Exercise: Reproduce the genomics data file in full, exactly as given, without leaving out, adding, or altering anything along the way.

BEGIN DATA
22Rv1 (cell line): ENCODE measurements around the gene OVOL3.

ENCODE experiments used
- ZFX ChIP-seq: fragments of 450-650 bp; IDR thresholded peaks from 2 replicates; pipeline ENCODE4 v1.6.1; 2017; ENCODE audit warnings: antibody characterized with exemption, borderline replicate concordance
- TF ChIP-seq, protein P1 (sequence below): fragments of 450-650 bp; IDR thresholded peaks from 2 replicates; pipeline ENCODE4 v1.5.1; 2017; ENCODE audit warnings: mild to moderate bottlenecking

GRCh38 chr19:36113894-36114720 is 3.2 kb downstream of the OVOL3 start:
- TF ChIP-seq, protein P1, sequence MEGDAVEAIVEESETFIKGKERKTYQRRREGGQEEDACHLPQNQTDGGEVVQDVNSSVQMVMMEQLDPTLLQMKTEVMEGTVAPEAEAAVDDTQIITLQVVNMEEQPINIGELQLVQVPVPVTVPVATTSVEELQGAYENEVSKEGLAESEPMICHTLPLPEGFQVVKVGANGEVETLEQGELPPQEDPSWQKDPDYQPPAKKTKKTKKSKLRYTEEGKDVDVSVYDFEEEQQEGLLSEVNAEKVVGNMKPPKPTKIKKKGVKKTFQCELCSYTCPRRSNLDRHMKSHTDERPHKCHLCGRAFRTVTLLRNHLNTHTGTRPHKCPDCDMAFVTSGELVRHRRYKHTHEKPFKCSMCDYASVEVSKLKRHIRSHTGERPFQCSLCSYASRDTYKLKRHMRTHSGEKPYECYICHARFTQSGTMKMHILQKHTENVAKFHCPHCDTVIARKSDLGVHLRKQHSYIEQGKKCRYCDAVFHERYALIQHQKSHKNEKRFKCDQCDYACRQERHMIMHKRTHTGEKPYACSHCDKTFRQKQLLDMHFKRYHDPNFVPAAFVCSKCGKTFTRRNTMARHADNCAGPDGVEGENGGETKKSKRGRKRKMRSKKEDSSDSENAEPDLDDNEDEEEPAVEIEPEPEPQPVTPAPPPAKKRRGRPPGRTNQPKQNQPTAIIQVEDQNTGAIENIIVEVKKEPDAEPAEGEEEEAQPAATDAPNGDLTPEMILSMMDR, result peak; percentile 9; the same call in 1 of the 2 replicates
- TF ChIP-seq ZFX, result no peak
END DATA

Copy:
22Rv1 (cell line): ENCODE measurements around the gene OVOL3.

ENCODE experiments used
- ZFX ChIP-seq: fragments of 450-650 bp; IDR thresholded peaks from 2 replicates; pipeline ENCODE4 v1.6.1; 2017; ENCODE audit warnings: antibody characterized with exemption, borderline replicate concordance
- TF ChIP-seq, protein P1 (sequence below): fragments of 450-650 bp; IDR thresholded peaks from 2 replicates; pipeline ENCODE4 v1.5.1; 2017; ENCODE audit warnings: mild to moderate bottlenecking

GRCh38 chr19:36113894-36114720 is 3.2 kb downstream of the OVOL3 start:
- TF ChIP-seq, protein P1, sequence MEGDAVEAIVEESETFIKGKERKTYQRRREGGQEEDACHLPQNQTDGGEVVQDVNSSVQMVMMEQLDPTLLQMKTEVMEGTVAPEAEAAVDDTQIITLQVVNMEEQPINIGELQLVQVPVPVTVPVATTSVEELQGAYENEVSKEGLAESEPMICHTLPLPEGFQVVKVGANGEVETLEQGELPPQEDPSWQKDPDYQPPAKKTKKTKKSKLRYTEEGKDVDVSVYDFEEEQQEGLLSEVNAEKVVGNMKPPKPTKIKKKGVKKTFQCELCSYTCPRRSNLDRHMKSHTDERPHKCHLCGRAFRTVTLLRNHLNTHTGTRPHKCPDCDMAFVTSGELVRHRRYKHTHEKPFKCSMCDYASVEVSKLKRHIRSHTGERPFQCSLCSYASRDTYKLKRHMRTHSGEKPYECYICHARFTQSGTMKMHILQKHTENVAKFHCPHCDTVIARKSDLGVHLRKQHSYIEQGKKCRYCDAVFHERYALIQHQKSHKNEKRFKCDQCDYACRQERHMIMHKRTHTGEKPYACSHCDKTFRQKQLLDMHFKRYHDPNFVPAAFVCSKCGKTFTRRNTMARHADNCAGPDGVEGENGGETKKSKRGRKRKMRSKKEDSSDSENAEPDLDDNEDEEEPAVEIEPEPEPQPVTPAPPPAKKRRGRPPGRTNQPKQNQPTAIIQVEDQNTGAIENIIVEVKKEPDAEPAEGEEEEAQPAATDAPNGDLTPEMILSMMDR, result peak; percentile 9; the same call in 1 of the 2 replicates
- TF ChIP-seq ZFX, result no peak